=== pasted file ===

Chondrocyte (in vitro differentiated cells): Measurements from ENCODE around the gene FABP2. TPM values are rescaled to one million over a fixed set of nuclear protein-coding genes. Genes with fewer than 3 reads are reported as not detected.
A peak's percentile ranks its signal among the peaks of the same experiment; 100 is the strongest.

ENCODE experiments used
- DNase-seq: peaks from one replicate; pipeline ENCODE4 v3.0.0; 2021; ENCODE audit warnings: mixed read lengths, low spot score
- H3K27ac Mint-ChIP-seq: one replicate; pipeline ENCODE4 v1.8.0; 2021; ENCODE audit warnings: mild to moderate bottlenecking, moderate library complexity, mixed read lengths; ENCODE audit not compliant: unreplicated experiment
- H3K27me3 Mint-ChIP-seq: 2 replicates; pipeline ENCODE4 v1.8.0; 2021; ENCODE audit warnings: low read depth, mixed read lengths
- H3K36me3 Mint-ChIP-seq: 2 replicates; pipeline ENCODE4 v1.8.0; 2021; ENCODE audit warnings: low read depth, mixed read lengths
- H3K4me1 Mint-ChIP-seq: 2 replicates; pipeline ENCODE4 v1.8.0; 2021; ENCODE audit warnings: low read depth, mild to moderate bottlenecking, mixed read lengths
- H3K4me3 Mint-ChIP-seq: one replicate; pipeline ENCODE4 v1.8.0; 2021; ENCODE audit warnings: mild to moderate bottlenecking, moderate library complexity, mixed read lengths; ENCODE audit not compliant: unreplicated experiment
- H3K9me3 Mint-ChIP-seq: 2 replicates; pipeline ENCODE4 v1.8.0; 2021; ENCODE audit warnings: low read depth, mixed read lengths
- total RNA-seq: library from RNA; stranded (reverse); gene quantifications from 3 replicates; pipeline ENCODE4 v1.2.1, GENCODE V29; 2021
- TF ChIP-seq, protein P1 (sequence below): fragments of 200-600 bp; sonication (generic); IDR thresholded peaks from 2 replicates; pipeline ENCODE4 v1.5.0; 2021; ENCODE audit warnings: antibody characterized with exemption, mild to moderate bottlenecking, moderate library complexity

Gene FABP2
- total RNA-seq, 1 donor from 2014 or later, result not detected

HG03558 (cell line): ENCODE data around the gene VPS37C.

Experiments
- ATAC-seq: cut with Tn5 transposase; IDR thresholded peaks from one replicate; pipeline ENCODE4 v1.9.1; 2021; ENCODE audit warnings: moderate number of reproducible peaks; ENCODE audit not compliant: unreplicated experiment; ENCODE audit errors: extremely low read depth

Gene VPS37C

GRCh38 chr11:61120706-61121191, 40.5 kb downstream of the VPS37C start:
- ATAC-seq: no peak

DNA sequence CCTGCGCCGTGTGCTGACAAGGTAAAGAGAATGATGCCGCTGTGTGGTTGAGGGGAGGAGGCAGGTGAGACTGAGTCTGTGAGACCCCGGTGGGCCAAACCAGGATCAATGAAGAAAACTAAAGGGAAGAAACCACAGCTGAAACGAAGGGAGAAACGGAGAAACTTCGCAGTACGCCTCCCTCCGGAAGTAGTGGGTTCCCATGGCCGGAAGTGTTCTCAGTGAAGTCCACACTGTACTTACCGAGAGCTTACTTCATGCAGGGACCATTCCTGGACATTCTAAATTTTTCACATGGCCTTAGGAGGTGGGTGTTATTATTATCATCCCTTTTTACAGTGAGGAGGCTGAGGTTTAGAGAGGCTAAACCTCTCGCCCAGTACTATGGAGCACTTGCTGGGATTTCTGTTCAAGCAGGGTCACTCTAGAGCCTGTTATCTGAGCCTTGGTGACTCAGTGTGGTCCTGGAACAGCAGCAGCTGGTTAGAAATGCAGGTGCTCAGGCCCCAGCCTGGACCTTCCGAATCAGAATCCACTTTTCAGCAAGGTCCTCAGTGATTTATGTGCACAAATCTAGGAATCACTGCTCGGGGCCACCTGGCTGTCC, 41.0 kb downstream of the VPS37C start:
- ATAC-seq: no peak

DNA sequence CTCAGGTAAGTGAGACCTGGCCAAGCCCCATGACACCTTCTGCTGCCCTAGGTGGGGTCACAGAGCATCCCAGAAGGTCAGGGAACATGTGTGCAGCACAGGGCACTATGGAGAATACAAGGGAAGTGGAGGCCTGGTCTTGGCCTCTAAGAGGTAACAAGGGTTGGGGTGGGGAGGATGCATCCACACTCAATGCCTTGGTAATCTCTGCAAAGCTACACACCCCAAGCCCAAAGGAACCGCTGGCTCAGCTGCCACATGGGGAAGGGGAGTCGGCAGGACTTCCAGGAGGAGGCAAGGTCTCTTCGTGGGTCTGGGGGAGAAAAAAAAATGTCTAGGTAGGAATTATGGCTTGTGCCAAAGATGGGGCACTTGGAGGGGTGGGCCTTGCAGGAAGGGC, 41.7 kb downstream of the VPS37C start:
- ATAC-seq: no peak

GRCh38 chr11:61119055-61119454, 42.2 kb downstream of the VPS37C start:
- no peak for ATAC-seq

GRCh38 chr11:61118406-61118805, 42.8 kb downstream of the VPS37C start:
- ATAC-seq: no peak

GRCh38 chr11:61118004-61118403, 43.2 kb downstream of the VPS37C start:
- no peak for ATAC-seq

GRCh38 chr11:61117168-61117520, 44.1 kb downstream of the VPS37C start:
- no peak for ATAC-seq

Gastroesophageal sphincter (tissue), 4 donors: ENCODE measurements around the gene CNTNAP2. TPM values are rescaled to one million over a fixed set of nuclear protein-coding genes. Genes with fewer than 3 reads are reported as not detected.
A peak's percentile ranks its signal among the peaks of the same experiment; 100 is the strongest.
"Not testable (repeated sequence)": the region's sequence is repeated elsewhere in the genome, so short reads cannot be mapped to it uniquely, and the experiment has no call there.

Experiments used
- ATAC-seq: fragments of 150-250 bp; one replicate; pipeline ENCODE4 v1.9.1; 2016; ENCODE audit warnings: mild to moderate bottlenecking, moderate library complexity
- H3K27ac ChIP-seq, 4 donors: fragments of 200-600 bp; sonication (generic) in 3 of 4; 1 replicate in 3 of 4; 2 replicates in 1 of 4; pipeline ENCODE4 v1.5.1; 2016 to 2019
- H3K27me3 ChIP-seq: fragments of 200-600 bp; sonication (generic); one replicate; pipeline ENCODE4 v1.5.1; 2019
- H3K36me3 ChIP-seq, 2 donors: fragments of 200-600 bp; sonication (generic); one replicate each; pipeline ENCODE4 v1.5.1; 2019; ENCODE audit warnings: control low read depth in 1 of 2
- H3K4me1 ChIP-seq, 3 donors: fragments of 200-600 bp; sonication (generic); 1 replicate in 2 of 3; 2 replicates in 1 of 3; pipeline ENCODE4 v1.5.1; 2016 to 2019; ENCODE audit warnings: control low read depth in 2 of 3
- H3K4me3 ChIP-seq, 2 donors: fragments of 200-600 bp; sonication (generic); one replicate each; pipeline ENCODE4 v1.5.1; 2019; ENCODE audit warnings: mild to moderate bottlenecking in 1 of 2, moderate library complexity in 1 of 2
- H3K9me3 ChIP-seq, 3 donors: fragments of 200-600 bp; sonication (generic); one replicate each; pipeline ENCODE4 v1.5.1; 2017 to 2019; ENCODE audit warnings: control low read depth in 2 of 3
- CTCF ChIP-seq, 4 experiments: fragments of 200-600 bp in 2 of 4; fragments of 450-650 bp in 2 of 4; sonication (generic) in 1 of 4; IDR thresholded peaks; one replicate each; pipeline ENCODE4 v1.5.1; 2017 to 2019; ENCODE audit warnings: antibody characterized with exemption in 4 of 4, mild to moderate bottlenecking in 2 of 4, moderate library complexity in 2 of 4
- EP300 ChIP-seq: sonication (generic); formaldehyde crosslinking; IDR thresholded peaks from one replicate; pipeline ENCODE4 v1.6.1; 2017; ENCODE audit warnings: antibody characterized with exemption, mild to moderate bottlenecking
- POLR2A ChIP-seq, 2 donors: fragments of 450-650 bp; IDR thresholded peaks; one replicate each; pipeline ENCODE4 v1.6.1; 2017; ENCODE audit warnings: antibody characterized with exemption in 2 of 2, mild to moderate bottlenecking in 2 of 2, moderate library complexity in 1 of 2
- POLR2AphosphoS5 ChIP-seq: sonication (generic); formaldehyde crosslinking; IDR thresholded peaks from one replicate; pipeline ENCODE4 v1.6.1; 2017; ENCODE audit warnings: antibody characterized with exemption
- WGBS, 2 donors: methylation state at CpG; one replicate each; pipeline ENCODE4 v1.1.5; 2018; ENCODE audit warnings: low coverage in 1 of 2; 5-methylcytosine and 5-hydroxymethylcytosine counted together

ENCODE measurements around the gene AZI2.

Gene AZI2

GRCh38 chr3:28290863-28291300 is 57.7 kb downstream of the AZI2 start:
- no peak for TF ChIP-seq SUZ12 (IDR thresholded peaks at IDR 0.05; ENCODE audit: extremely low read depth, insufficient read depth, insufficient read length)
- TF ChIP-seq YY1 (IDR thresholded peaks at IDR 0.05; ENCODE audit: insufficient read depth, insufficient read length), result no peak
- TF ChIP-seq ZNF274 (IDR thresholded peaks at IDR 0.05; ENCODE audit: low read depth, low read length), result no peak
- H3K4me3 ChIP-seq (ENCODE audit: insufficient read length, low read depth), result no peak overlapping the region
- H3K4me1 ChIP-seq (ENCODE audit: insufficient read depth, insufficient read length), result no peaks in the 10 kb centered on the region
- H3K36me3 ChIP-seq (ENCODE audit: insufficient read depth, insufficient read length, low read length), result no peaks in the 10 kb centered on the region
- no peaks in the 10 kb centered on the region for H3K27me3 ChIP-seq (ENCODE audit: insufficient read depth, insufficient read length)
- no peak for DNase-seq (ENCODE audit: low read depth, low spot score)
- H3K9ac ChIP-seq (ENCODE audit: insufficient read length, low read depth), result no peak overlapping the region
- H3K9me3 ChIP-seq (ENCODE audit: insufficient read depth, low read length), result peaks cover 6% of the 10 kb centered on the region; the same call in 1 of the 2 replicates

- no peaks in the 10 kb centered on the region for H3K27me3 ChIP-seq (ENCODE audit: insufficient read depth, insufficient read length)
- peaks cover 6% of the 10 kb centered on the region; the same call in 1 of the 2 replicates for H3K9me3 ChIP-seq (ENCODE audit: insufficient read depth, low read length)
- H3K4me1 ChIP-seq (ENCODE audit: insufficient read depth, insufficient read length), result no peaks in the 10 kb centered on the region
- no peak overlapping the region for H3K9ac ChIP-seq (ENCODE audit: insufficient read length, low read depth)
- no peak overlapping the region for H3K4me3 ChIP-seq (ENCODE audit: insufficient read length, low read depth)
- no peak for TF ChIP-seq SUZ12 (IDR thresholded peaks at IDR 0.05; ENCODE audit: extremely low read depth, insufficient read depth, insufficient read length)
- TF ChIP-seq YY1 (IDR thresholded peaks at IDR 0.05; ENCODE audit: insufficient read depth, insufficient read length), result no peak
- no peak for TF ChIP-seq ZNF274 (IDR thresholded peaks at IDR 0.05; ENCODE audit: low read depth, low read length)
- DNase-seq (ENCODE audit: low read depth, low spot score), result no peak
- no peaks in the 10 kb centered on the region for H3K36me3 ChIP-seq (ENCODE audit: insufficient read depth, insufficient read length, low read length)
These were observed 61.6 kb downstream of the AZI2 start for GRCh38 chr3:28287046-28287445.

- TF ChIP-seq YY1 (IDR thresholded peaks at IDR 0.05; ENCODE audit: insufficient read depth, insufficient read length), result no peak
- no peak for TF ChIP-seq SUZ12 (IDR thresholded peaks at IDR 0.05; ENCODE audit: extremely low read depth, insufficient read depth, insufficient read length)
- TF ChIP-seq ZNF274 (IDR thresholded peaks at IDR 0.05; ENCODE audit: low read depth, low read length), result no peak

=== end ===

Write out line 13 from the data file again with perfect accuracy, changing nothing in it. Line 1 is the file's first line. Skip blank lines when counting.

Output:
Gene FABP2